The adjustment to a new life and culture was seamless and embraced by all. Within a few months, the family was overjoyed with the news of another child on the way. Jackie and Vic’s son was born in Perth.
To this day, Jackie counts her blessings and reflects on how fortunate and privileged she feels for adopting Australia as their new home. New beginnings are never without new challenges. Jackie juggled motherhood, employment and further education and volunteered as an Armenian language teacher at the Armenian school on Saturdays. Her first job in Sydney was at Tuta Laboratories in Lane Cove, then at John Sands the Greeting Card Company. Later Jackie enjoyed working at Analytica Laboratory, in cancer diagnostics. Jackie has retained her passion for pedagogy and has worked with children in different capacities for over two decades, the last ten years at the SHORE Preparatory School in Northbridge.
Jackie’s family and friends are of paramount importance to her. She cherishes her four grandchildren and continuously marvels at the wonders and joy they bestow. As she watches them grow and blossom, Jackie says she learns new things every day from her grandchildren.

– Brenda & Paul O

This is our son’s dog Billy who fortunately lives 15 minutes walk away.  Since the lockdown we’ve taken to giving him his weekday walks, and so getting our exercise too.  We walk through bush to reach the oval where he can race around showing off his athleticism and agility, which always puts a smile on our faces. It’s given us both a sense of well being and purpose which has been wonderful.  We may be amongst the few who will miss the lockdown!

-      Robin S

I was thrilled to discover I was able to include Paul & Brenda’s lovely photo with Billy into this Newsletter.
The lockdown has forced me to learn new technology skills such as the above, Jitsi link up with several Probus members and the ability to send group emails !!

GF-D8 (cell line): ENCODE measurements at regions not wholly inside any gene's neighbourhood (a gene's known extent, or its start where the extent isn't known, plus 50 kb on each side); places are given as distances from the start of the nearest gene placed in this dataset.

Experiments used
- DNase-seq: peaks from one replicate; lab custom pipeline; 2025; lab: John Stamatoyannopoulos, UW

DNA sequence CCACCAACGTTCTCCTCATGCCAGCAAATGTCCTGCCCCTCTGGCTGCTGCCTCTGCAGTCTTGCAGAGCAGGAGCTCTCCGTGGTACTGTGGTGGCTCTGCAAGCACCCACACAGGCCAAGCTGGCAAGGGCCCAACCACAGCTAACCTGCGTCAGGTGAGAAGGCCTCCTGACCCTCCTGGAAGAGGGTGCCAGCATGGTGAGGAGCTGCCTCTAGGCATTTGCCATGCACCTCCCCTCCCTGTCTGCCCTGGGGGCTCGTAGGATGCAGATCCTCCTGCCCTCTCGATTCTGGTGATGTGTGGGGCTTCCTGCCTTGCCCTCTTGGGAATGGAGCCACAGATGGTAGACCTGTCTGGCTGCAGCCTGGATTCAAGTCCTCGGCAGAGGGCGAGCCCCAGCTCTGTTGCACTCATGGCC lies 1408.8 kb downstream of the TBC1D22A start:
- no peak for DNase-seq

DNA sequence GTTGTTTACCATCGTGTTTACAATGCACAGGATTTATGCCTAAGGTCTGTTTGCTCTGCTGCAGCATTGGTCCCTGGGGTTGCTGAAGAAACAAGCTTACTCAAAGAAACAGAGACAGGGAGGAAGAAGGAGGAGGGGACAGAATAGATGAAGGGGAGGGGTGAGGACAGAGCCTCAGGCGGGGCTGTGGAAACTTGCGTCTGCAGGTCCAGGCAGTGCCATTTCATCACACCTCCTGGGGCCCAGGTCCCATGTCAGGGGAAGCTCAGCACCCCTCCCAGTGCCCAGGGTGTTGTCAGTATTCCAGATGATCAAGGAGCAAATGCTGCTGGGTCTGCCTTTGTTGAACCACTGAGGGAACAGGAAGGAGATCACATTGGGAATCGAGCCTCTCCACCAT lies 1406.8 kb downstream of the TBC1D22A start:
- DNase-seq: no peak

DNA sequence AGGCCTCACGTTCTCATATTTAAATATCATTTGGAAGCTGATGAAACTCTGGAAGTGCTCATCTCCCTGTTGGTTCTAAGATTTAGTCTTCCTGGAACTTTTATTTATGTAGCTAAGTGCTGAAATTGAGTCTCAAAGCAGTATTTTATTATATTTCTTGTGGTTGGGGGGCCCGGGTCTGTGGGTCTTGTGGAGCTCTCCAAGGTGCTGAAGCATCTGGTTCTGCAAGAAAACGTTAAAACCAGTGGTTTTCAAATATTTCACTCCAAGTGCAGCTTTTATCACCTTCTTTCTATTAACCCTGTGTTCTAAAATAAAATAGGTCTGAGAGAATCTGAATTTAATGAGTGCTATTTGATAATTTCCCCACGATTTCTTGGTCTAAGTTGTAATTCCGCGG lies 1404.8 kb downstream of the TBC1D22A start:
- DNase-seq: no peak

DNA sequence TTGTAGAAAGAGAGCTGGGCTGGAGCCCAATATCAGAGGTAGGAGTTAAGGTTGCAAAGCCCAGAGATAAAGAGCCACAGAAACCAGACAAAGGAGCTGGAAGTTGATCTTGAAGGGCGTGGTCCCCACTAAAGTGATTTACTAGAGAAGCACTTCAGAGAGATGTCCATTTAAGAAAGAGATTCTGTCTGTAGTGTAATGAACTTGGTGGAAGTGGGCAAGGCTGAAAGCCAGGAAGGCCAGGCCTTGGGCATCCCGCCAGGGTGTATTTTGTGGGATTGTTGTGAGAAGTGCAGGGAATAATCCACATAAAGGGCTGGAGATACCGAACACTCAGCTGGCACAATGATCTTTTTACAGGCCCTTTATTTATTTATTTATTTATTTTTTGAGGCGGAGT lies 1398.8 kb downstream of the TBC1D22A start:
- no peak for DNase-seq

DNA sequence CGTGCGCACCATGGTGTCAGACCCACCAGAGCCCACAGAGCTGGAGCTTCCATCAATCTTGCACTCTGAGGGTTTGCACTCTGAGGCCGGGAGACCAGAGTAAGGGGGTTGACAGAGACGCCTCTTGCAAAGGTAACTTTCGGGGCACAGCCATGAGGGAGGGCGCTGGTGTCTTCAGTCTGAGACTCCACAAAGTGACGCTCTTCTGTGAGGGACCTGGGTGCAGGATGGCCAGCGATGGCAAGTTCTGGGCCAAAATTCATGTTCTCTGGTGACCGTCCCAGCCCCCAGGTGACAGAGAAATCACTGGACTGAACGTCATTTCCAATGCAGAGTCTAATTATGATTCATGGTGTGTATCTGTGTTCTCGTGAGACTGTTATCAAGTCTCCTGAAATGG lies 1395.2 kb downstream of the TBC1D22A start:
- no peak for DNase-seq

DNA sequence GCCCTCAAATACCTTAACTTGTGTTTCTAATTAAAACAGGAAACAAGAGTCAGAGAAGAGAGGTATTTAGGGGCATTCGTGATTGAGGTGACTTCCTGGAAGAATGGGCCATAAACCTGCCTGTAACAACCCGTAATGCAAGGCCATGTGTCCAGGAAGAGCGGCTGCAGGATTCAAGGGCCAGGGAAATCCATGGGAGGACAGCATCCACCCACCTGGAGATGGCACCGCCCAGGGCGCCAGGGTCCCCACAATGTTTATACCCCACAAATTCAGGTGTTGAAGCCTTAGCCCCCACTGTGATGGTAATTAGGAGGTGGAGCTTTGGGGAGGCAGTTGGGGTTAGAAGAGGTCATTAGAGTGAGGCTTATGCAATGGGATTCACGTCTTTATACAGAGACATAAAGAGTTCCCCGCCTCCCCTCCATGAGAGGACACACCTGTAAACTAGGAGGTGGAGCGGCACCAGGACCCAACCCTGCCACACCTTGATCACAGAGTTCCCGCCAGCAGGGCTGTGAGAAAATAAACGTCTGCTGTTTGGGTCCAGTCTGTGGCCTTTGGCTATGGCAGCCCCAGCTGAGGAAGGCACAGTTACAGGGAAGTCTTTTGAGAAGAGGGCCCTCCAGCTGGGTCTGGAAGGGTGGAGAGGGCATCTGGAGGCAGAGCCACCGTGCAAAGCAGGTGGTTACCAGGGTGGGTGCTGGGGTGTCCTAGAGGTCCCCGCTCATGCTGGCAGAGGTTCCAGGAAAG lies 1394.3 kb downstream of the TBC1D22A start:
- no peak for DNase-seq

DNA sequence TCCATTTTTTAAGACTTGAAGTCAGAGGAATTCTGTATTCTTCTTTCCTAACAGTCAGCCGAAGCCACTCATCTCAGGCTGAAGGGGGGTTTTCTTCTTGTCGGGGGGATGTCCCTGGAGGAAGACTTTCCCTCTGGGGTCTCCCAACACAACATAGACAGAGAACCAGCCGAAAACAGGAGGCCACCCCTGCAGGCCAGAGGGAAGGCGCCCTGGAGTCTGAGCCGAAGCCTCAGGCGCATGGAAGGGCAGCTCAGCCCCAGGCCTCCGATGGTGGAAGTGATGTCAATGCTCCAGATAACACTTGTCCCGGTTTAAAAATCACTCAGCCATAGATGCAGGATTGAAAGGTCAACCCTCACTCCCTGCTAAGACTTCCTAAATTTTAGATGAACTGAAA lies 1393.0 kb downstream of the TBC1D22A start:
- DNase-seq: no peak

Judy I recommends:
The Fatal Lights:  by Tom Mead
- Two Strange Tragedies of the Sea: The Dunbar (1857) and the Ly-Ee-Moon (1886)
Breaking the News - by Tom Mead
- The events, which changed life in Australia, through the eyes of a man who worked at the front line of journalism and politics.

Geoff & Robin P recommend:
Where the Crawdads Sing’ – Delia Owens
Olive Again’ – Elizabeth Strout
The Weekend’  - Charlotte Wood
The Wife and the Widow’  - Christian White
Bruny’  -  Heather Rose

Jeanette F recommends:
Passionate Spirit” – Cate Haste
  The life of Alma Mahler (1879-1964) - artist, intellect, author & socialite
“The Anarchy” - William Dalrymple - a graphic retelling of the East India    Company's “relentless rise” from provincial trading company to the pre-eminent military and political power in all of India.



My very first plane trip was with three friends flying from London to Palma, Majorca for a holiday.  It was at nighttime and we were not seated together. I sat next to Terry Thomas, the Comedian/Actor/Entertainer who regaled me with various stories for the whole flight whilst drinking brandy from a hip flask and he told me he had flown in planes held together with string!